The edited Patches can only be saved from within Perform/Patch mode (not Patch mode), and the procedure is as follows. Enter Perform/Patch mode and select a Part that contains an edited Patch. Press Utility, select the Write option, and press Enter. Choose a location in which to save the Patch, and save it in the usual way. The JV1080 then returns to Perform/Patch mode, and you can select the next Part containing an edited Patch. Continue until all Patches have been saved, then save the Performance.
Writing Performances as outlined above does have drawbacks if you find yourself frequently doing Patch tweaks in Perform/Patch mode. Before very long, you will find you have run out of locations in which to store the edited Patches! In any case, the editing you do may be quite subtle, such as changing the filter cutoff of a bass sound so that it sits better in the mix, and it may not merit permanently saving the slightly altered Patch versions.
The good news is that you don't actually have to write anything to the JV's memory at all. There is an extremely convenient way to save the Performance — together with all those subtle Patch edits that are probably specific only to one particular song — so that it can be reloaded at a later date exactly as you left it. This is where the Temporary Performance Dump comes into its own, and is yet another great feature that makes the XV/JV synths a joy to use. This is similar to executing a normal System Exclusive dump, only instead of dumping the entire memory, the JV transmits the current Performance parameters, together with all sixteen Patch edit buffers — including any edits you have done. Make sure the JV's MIDI out is routed to the MIDI input of your computer, sequencer or MIDI storage device, and that the sequencer's software MIDI Thru is turned off. The JV must be in Performance mode to do the dump. If you're in Perform/Patch mode, just click the Perform button, but, whatever you do, don't then select another Performance or you'll lose all your edits!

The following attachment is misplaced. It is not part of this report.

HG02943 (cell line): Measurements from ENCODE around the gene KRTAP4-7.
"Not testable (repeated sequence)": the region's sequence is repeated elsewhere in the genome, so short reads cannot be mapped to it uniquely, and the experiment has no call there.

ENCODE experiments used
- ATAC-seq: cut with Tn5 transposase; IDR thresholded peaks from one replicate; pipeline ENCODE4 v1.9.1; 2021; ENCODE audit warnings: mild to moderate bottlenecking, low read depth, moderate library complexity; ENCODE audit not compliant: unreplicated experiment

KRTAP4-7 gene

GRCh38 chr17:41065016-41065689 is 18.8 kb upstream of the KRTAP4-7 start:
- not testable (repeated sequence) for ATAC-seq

On the JV2080, press Utility, then the Xfer tab to get to the data transfer page. We want to transmit the temporary buffer Performance data and its Patches, so set up the options as shown in Figure 3, making sure the rightmost source field shows '+Patch', and not '-Patch'. Start your sequencer recording, and press the Execute tab on the JV2080. Ten seconds and 14,785 bytes later, the Performance and all your Patch edits will have been transmitted, and can be saved to disk for a later session. The procedure is much the same for the JV1080, but with fewer options and different button presses. Hit the Utility button, followed by tabs for Menu 2 and Bulk, and then the Enter button. Select Temp as the source, and Performance as the type, and press Enter to begin data transfer.